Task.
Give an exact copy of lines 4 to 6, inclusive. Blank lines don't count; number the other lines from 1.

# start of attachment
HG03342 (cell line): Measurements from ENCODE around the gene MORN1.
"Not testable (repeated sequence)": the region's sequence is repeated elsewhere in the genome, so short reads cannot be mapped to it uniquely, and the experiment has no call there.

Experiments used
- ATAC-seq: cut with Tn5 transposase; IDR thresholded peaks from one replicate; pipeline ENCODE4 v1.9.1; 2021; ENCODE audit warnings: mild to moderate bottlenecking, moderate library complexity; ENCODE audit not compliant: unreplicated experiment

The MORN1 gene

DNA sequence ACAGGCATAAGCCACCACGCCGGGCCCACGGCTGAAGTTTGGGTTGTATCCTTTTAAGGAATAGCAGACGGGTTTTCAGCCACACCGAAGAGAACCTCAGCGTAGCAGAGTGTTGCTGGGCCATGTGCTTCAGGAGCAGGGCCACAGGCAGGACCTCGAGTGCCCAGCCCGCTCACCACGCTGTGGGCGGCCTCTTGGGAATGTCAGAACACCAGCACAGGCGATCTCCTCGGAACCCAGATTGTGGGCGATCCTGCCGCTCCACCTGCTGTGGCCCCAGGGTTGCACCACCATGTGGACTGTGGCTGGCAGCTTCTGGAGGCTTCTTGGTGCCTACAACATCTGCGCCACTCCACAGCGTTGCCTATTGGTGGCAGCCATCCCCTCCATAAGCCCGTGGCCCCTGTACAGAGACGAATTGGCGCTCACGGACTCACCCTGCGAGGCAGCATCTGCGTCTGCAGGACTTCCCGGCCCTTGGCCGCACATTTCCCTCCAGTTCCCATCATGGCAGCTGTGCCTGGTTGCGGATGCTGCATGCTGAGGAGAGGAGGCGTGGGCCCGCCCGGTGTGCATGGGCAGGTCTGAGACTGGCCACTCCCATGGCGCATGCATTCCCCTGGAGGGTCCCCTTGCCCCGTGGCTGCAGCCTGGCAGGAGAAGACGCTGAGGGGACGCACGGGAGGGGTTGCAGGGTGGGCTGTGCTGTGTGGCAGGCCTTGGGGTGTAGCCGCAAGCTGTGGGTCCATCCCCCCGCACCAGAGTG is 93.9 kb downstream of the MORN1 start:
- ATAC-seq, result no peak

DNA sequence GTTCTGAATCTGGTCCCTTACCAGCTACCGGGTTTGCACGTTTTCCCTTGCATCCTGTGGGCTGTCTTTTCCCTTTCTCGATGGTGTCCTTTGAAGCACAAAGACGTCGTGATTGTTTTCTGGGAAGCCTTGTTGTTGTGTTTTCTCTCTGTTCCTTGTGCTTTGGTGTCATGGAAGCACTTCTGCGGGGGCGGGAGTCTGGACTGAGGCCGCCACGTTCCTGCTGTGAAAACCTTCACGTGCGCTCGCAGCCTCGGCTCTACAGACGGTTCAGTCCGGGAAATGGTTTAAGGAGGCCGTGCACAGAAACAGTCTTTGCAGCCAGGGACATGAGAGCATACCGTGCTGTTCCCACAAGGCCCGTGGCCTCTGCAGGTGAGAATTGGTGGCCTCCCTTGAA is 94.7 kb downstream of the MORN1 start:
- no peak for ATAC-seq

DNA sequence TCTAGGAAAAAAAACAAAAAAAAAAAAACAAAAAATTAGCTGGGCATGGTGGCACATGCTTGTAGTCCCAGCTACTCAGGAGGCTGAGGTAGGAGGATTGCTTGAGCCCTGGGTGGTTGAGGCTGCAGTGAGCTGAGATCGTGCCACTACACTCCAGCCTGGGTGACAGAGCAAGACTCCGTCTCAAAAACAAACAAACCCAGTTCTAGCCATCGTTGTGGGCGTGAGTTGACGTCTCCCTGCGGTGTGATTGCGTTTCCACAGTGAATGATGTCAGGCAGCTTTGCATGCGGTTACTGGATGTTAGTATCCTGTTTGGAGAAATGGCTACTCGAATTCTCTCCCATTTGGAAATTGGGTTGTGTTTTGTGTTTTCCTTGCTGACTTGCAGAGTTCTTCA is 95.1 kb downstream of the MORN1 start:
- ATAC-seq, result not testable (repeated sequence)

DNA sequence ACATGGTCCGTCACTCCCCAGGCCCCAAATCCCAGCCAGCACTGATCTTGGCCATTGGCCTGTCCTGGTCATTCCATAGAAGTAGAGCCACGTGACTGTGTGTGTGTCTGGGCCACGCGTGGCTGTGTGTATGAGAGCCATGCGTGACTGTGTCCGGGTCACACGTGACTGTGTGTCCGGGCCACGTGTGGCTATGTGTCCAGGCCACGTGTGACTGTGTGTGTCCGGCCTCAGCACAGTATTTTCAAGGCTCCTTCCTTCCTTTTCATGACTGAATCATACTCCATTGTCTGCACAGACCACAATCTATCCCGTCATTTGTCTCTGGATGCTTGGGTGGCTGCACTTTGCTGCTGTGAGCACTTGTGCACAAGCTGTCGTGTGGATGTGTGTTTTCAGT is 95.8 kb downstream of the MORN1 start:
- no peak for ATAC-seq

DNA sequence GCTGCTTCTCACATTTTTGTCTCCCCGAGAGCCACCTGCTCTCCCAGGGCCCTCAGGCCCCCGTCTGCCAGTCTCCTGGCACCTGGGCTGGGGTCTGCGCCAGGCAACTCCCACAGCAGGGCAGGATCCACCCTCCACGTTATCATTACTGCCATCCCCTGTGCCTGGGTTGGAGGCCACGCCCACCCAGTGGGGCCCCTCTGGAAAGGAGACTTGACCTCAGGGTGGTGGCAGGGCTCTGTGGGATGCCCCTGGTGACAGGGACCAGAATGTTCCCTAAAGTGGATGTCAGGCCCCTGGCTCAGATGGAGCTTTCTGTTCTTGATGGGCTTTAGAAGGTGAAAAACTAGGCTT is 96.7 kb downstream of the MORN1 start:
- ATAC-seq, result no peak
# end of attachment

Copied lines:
- ATAC-seq: cut with Tn5 transposase; IDR thresholded peaks from one replicate; pipeline ENCODE4 v1.9.1; 2021; ENCODE audit warnings: mild to moderate bottlenecking, moderate library complexity; ENCODE audit not compliant: unreplicated experiment

The MORN1 gene

DNA sequence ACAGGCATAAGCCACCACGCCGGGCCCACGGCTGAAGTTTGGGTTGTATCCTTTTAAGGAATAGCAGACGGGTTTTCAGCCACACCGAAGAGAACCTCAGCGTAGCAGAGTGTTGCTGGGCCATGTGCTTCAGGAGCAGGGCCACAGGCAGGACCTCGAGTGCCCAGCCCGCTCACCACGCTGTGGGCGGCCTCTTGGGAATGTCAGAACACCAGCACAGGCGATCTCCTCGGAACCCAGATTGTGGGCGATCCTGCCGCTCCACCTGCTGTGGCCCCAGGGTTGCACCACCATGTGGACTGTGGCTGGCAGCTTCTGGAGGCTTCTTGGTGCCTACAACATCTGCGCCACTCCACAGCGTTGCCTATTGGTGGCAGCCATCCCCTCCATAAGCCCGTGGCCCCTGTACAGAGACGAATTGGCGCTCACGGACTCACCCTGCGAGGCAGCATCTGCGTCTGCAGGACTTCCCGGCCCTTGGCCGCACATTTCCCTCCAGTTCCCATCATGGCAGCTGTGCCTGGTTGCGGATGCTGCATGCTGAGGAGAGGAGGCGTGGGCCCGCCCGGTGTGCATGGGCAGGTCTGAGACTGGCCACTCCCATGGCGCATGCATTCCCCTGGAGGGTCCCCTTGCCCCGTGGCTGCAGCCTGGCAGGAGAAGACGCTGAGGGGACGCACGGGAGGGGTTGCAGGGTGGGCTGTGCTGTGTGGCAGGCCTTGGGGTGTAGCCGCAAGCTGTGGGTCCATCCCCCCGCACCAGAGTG is 93.9 kb downstream of the MORN1 start: